Thus there may be little alternative tothe Bush Doctrine's "forward strategy of freedom"; a purely defensive approach is impossible exactly because the pre-9/11 political order in the regime was the primary source of the nihilism and violence that led to those ttacks. The Bush Doctrine's fundamental set of premises may prove remarkably stable: the rollback of both Islamic terror organizations and the governments that support them; containing China’s military ambitions; and, key to it all, preventing any true "axis of evil" that marks a conjunction of Islamic radicalism with the rising great-power capabilities in Beijing.  This strategy is nothing if not ambitious. We are attempting to resolve a massive civil war within the Islamic world while simultaneously preventing a dissatisfied China - even more dependent for its economic growth on Middle Eastern oil than the United States - from interfering with our efforts. (my emphasis)

I wonder how many Americans think that (still-) Communist China and Sunni Salafist extremism are likely allies in opposing America?  I wonder how many Chinese think so - I mean, when they aren't worrying about how to contain the effect of such extremism among their own Muslim population?

Though Donnelly claims, not terribly convincingly, to favor a "traditional containment" strategy toward Iran, his essay is more of an argument for something like what the Bush administration has been preparing.  As Donnelly describes it:

The military approach that perhaps best balances risks and rewards might be a comprehensive air campaign, lasting perhaps a week, to be followed by fomenting an Afghanistan-style insurgency.  Iran continues to suppress separatist moments among Iranian of its own borders. Even the most successful strike campaign would have only transitory effect; having crossed the military threshold, the United States must be ready to keep regime-threatening pressure on the mullahs. Indeed, the Bush administration would do well to put in place covert contacts with Iranian dissident factions - as well as military supplies capable of sustaining them if needed - before considering any punitive air campaign. And while there are tremendous risks associated with any proxy war, it provides an improvement over air strikes alone. The United States should not enter a war with Iran without at least somereasonable plan for victory, measured by regime changein Tehran.  (my emphasis)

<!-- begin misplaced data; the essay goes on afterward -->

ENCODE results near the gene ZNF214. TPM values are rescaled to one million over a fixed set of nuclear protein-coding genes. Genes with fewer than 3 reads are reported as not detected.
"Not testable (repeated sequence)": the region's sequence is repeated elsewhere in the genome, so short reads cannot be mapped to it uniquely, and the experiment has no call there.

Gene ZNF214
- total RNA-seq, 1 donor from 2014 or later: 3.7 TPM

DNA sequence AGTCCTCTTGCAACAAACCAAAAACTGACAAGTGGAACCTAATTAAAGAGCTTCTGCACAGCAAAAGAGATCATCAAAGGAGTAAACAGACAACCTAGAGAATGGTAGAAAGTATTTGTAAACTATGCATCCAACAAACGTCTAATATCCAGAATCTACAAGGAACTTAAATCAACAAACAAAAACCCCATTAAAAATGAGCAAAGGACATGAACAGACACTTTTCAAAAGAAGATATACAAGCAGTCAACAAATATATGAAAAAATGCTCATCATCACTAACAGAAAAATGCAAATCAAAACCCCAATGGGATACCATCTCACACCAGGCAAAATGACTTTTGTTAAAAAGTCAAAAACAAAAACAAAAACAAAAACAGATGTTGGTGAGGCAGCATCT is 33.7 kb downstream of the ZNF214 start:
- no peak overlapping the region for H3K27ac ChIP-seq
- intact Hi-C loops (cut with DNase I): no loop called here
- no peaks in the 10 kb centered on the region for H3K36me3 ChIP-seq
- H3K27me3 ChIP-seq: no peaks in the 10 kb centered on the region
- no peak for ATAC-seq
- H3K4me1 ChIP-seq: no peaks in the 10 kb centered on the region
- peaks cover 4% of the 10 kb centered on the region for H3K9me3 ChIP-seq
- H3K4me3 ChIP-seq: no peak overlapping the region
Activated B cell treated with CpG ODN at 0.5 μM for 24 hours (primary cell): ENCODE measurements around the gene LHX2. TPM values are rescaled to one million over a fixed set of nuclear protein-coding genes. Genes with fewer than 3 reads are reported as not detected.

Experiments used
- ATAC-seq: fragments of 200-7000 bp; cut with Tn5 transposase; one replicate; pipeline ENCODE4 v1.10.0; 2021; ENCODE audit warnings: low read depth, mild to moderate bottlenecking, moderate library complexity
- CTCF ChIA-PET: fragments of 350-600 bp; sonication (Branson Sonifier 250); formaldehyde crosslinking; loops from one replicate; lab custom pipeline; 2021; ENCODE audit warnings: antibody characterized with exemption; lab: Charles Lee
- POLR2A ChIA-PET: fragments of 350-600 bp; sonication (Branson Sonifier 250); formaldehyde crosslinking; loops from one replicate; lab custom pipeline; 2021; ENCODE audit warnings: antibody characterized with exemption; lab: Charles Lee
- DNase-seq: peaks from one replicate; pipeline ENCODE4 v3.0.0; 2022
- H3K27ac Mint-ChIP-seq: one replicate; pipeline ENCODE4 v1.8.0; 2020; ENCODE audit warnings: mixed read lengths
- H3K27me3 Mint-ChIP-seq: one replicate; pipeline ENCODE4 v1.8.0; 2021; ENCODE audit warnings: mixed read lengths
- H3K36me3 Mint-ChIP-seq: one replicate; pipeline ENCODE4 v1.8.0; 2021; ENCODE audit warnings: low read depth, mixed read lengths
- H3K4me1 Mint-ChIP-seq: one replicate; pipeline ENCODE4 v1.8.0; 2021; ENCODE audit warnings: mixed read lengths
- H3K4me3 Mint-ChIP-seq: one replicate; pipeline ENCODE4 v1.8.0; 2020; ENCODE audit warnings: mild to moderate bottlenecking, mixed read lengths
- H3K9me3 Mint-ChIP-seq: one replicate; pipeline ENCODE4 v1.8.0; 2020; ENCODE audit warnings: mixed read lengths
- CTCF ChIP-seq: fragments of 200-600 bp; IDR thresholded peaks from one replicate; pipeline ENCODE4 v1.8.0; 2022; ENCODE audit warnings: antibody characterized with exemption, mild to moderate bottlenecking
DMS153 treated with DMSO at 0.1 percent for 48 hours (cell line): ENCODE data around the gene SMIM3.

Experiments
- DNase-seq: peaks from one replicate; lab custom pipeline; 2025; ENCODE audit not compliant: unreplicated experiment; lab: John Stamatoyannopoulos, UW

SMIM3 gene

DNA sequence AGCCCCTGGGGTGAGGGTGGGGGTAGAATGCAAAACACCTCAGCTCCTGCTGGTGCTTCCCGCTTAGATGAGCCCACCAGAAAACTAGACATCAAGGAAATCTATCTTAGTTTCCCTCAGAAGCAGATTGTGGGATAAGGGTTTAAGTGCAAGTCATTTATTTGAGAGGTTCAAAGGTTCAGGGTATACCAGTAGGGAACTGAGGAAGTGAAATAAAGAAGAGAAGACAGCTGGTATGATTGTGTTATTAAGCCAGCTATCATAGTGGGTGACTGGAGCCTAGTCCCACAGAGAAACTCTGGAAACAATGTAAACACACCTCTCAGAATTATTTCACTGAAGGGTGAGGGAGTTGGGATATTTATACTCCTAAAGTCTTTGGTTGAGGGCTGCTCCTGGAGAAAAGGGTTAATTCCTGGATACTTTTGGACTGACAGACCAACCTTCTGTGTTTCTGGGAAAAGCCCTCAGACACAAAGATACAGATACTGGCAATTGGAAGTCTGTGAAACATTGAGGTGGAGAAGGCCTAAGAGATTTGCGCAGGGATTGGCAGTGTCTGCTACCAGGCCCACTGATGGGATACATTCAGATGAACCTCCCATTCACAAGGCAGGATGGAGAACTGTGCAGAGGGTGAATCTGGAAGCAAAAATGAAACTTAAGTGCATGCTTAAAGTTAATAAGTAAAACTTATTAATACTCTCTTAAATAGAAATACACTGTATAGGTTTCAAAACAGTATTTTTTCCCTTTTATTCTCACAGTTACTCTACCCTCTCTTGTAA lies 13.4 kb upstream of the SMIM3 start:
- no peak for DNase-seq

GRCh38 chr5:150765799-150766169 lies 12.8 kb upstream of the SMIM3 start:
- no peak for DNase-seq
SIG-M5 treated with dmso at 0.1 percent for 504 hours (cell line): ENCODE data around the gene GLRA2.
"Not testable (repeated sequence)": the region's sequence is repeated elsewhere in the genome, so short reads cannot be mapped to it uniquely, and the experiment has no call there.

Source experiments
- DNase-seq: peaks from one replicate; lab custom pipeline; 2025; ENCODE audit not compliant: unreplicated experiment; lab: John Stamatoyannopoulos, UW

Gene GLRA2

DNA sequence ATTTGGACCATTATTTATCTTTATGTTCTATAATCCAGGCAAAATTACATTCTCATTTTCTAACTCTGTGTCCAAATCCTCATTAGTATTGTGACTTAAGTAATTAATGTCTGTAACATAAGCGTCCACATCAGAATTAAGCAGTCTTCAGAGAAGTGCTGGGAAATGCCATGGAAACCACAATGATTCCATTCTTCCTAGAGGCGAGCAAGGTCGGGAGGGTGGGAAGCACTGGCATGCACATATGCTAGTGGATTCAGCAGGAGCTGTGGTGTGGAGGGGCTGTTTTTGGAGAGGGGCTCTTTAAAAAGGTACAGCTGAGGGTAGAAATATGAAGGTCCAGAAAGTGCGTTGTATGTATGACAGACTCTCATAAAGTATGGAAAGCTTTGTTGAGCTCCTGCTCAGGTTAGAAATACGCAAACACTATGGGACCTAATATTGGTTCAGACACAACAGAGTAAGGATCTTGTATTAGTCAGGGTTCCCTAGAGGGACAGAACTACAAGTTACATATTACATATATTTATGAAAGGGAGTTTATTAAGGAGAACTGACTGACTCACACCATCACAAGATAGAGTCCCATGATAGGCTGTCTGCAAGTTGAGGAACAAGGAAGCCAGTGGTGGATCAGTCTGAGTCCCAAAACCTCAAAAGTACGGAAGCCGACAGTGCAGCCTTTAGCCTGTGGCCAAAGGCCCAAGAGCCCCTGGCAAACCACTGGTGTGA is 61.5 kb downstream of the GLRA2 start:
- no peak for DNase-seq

This scenario, which Donnelly clearly sees as feasible despite his insistence that he prefers "traditional containment", is an example of how many neocons are willing to argue that attacking Iran would be a cakewalk, just like that did with Iraq.  Donnelly even claims that Iraq clearly has little influence in Iraq that could be brought to bear against the United States!

Porter believes that the administration is pursuing an active regime change strategy against Iran.  And he thinks they are serious about a willingness to go to war to achieve that:

The Bush administration's insistence on extending its dominance in the Middle East even further can only be achieved, however, by the threat of force, and if that fails, war against Iran.

On the other hand, Porter writes that Iran's goal "is not nuclear weapons but the recognition of Iran's status in the power hierarchy of the Persian Gulf", a status which "can only be achieved through a broad diplomatic agreement with the United States".